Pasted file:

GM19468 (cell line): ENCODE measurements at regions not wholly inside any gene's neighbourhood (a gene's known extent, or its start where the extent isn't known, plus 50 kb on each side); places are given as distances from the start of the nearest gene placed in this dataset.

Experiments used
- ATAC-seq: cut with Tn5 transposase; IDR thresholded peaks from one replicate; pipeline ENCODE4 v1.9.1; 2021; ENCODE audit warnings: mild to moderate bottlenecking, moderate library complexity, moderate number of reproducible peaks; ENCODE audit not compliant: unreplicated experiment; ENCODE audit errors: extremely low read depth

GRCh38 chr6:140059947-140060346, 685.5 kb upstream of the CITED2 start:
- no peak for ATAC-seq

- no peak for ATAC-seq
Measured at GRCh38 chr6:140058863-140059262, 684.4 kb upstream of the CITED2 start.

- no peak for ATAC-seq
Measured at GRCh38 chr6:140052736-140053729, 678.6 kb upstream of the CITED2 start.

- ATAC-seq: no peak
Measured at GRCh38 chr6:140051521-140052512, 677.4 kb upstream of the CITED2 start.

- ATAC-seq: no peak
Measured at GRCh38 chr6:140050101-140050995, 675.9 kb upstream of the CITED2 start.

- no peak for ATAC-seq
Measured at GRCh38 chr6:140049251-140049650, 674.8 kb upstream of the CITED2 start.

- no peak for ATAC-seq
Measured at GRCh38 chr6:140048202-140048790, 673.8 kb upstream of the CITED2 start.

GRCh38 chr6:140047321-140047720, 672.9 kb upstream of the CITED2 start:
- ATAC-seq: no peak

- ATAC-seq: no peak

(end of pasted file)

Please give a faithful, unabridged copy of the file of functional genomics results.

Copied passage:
GM19468 (cell line): ENCODE measurements at regions not wholly inside any gene's neighbourhood (a gene's known extent, or its start where the extent isn't known, plus 50 kb on each side); places are given as distances from the start of the nearest gene placed in this dataset.

Experiments used
- ATAC-seq: cut with Tn5 transposase; IDR thresholded peaks from one replicate; pipeline ENCODE4 v1.9.1; 2021; ENCODE audit warnings: mild to moderate bottlenecking, moderate library complexity, moderate number of reproducible peaks; ENCODE audit not compliant: unreplicated experiment; ENCODE audit errors: extremely low read depth

GRCh38 chr6:140059947-140060346, 685.5 kb upstream of the CITED2 start:
- no peak for ATAC-seq

- no peak for ATAC-seq
Measured at GRCh38 chr6:140058863-140059262, 684.4 kb upstream of the CITED2 start.

- no peak for ATAC-seq
Measured at GRCh38 chr6:140052736-140053729, 678.6 kb upstream of the CITED2 start.

- ATAC-seq: no peak
Measured at GRCh38 chr6:140051521-140052512, 677.4 kb upstream of the CITED2 start.

- ATAC-seq: no peak
Measured at GRCh38 chr6:140050101-140050995, 675.9 kb upstream of the CITED2 start.

- no peak for ATAC-seq
Measured at GRCh38 chr6:140049251-140049650, 674.8 kb upstream of the CITED2 start.

- no peak for ATAC-seq
Measured at GRCh38 chr6:140048202-140048790, 673.8 kb upstream of the CITED2 start.

GRCh38 chr6:140047321-140047720, 672.9 kb upstream of the CITED2 start:
- ATAC-seq: no peak

- ATAC-seq: no peak